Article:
Today America gets its best chance at a decent Steve Jobs biopic (sorry Kutcher). Even better, the world’s most prolific turtleneck wearer is being played by Michael Fassbender, who we floated as a “Sure Bet” in our style icon draft from June.
On the occasion of this weekend’s premiere of the Steve Jobs biopic, jOBS, at Sundance, we are ever reminded of his iconic allegiance to the turtleneck. (Ashton Kutcher seems to have done a fine job of pulling it off himself.)
In fact, ever since we told the menswear-osphere to stop fearing the turtleneck, we’ve been noticing dapperly swaddled necks popping up everywhere—we won’t take full credit for the garment’s renaissance—on runways, in magazines, at tradeshows and even in our favorite menswear shops.
It’s basically all the troubling elements of the Apple fanatic in one object, right down to the “One More Thing” backdrop, just in case you want to stage your own keynote speech for the iCar. It also comes with a pair of apples (one with a bit missing), for reasons we can’t begin to fathom—and even more troubling, it looks like it’s sold out.
This Cease & Desist letter cannot arrive fast enough.
Apple just finished their annual developer conference, where they rolled out a new line of MacBooks and the iPhone 3GS, but otherwise the pickings were pretty slim.
There were a handful of new features that non-Apple firms have been refining for years (voice commands, MMS, and remote medical tech among others) along with a long string of incremental updates, but the most impressive function was something they picked up from a 30 Rock episode. Absent-minded techies: your time has come.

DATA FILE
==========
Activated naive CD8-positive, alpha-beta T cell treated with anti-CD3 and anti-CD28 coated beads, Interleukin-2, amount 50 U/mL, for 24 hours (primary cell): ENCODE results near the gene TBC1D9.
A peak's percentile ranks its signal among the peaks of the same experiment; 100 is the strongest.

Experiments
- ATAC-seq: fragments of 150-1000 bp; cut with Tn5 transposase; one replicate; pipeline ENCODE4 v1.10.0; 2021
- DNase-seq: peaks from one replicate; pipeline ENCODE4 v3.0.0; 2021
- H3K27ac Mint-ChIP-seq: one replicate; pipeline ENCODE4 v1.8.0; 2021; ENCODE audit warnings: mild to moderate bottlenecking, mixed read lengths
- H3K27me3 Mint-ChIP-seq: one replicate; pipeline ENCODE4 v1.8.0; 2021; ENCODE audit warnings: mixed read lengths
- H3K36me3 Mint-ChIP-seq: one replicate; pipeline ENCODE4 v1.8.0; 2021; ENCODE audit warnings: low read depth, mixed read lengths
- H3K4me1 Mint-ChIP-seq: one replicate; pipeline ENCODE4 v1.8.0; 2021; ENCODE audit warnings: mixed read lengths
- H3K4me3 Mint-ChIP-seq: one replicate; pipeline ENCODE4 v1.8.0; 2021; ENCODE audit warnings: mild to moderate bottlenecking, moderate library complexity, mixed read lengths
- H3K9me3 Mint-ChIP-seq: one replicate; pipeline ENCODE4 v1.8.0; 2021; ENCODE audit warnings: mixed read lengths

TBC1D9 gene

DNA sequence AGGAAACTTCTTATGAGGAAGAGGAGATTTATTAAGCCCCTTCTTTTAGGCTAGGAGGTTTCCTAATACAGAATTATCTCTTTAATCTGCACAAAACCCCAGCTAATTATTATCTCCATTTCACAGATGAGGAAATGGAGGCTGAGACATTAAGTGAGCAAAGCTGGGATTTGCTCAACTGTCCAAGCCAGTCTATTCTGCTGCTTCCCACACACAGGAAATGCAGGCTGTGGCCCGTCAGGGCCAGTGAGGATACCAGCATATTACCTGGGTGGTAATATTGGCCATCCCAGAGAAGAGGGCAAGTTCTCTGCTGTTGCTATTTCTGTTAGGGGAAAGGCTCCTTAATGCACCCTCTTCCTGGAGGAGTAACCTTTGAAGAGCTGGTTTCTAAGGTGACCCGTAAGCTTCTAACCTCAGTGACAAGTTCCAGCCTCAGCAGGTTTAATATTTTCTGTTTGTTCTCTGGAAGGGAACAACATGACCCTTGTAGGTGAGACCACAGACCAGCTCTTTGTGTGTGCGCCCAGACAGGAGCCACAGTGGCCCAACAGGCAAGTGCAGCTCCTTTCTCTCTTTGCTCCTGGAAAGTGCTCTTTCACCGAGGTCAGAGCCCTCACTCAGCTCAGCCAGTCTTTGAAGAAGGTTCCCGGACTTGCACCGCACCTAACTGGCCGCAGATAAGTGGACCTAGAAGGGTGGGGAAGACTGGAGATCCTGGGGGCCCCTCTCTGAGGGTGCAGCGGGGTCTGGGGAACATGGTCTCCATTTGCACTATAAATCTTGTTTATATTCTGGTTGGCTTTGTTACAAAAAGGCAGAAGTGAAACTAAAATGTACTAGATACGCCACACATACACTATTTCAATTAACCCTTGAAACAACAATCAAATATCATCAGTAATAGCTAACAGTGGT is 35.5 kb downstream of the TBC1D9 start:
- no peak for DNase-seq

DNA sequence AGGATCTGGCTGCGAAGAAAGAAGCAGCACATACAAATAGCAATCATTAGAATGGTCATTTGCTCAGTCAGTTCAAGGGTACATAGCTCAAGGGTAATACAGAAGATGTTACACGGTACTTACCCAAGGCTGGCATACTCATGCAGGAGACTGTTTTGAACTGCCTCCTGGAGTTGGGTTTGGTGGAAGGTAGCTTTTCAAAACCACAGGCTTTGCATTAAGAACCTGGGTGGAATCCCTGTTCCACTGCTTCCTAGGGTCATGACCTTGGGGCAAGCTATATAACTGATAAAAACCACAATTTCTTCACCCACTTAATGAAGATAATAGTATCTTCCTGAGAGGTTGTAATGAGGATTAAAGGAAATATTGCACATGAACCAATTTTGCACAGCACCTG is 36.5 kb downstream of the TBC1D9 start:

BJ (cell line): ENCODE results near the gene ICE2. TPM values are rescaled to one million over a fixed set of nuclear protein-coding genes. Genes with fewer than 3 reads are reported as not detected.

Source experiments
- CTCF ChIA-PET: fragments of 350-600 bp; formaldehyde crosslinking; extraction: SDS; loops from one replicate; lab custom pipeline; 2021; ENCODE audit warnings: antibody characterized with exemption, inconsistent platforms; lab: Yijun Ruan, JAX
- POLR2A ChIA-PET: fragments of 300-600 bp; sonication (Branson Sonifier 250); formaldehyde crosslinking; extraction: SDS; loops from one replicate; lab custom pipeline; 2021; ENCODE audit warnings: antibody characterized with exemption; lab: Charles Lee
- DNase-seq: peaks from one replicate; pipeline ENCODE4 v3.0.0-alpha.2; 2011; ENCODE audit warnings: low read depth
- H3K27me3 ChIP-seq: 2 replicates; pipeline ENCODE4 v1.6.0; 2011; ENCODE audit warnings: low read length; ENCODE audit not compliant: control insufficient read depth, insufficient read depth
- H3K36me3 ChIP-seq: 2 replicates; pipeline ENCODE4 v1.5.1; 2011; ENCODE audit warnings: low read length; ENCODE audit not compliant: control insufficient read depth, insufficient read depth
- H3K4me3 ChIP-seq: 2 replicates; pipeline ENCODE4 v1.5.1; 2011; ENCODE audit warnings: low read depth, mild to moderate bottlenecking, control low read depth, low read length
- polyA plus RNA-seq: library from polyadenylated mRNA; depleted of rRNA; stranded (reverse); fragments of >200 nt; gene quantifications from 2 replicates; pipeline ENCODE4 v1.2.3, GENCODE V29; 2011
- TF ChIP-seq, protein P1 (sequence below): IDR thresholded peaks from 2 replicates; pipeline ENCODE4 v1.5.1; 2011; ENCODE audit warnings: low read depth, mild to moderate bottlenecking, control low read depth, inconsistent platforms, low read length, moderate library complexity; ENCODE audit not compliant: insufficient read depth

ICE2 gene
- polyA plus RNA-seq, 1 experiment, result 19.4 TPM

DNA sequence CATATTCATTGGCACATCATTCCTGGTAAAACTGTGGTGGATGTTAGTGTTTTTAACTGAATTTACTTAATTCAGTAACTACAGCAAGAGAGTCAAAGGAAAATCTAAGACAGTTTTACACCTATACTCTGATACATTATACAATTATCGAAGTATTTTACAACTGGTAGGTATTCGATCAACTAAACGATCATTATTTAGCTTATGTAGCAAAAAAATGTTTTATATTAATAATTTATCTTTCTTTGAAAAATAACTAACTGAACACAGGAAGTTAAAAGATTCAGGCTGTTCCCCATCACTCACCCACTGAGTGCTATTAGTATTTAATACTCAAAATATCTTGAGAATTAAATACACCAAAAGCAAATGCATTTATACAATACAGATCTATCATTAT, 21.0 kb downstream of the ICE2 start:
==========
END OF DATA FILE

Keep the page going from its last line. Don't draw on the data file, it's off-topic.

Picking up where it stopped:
It’s not news until someone puts it on a t-shirt, so we’re hardly surprised to see this pass through our RSS feed after the Apple honcho copped to a non-life-threatening hormone imbalance. We’re sure it’ll be a big hit in the business-very-casual circles at Silicon Valley, but as zeitgeist moments go, this one rings a bit hollow.
And like any figurehead, there’s always the possibility that Jobs is using doubles.
As it turns out, this doesn’t come from Apple itself but from a very devoted Japanese farmer who put stickers on them halfway through the season. Still, it’s only a matter of time before the marketers of the world get their hands on our fruit.